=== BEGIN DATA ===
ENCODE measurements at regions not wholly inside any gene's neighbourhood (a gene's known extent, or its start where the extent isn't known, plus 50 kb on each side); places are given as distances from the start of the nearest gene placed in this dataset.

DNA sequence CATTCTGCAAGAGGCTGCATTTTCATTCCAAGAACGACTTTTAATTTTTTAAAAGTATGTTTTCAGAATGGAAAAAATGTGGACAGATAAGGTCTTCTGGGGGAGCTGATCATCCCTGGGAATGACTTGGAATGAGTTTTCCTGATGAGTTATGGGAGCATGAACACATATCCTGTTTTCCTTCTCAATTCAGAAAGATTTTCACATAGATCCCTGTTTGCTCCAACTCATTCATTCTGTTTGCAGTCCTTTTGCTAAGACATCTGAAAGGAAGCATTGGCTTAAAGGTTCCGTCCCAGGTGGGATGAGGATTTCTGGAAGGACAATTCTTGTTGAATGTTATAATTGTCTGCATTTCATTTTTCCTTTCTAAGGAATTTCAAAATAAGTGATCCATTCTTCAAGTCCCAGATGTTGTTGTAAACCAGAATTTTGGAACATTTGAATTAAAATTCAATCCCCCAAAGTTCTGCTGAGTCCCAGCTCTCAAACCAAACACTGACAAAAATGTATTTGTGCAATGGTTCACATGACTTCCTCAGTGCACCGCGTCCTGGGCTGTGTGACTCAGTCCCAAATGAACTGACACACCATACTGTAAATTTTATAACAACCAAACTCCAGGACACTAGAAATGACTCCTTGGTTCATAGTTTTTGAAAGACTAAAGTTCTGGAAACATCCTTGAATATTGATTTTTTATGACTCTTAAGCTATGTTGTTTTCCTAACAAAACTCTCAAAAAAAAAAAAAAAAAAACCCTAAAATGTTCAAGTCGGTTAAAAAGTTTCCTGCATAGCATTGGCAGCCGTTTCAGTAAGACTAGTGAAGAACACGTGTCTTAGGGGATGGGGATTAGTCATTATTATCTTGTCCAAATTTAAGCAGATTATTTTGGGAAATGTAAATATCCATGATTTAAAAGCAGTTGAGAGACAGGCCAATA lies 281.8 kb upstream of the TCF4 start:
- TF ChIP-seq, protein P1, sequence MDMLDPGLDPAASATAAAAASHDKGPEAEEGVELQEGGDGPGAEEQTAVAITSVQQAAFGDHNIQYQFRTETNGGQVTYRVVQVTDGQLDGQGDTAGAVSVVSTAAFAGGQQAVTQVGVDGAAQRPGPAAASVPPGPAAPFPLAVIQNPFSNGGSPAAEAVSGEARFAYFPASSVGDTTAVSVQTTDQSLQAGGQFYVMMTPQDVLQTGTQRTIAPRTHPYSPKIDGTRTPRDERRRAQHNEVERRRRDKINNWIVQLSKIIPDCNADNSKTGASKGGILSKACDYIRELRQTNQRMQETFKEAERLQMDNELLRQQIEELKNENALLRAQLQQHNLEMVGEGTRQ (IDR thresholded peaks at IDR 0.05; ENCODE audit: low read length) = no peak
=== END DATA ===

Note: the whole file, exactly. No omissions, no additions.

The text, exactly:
ENCODE measurements at regions not wholly inside any gene's neighbourhood (a gene's known extent, or its start where the extent isn't known, plus 50 kb on each side); places are given as distances from the start of the nearest gene placed in this dataset.

DNA sequence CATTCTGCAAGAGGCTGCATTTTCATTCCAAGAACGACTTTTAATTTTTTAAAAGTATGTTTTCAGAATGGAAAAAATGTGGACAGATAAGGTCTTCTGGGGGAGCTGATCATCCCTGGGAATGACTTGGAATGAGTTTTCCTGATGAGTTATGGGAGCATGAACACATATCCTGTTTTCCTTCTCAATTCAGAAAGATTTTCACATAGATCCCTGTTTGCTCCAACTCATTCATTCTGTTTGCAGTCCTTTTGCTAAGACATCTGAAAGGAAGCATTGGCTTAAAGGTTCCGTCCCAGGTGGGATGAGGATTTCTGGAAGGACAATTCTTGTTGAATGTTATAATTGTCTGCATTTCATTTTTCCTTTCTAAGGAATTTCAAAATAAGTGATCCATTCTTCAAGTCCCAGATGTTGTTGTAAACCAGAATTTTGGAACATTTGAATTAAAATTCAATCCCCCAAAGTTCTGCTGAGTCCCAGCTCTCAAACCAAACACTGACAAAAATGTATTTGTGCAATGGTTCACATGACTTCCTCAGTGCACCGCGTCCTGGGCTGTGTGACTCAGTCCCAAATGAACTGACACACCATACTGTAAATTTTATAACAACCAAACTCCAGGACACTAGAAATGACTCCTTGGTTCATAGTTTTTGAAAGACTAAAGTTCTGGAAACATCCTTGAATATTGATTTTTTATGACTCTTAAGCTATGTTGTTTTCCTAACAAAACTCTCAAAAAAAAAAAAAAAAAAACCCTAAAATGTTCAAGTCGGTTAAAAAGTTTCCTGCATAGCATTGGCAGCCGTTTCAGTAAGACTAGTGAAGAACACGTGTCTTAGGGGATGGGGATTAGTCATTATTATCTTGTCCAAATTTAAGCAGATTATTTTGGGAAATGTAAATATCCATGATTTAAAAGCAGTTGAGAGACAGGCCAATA lies 281.8 kb upstream of the TCF4 start:
- TF ChIP-seq, protein P1, sequence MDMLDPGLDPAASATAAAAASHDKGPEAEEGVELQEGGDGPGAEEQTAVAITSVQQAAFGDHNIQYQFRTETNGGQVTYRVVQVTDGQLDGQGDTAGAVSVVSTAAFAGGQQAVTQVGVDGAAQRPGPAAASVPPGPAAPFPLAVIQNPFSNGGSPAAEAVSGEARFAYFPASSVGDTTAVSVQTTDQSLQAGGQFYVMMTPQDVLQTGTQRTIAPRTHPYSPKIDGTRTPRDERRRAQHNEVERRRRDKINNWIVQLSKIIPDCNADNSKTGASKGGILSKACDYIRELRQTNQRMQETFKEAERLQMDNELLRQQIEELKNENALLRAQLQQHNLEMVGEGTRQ (IDR thresholded peaks at IDR 0.05; ENCODE audit: low read length) = no peak